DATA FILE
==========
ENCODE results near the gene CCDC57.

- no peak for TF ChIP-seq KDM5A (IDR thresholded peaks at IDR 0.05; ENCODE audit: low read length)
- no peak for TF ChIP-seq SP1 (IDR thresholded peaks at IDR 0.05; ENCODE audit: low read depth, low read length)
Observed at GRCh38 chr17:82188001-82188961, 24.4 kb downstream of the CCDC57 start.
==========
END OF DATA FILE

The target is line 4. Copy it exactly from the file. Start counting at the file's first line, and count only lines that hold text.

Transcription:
Observed at GRCh38 chr17:82188001-82188961, 24.4 kb downstream of the CCDC57 start.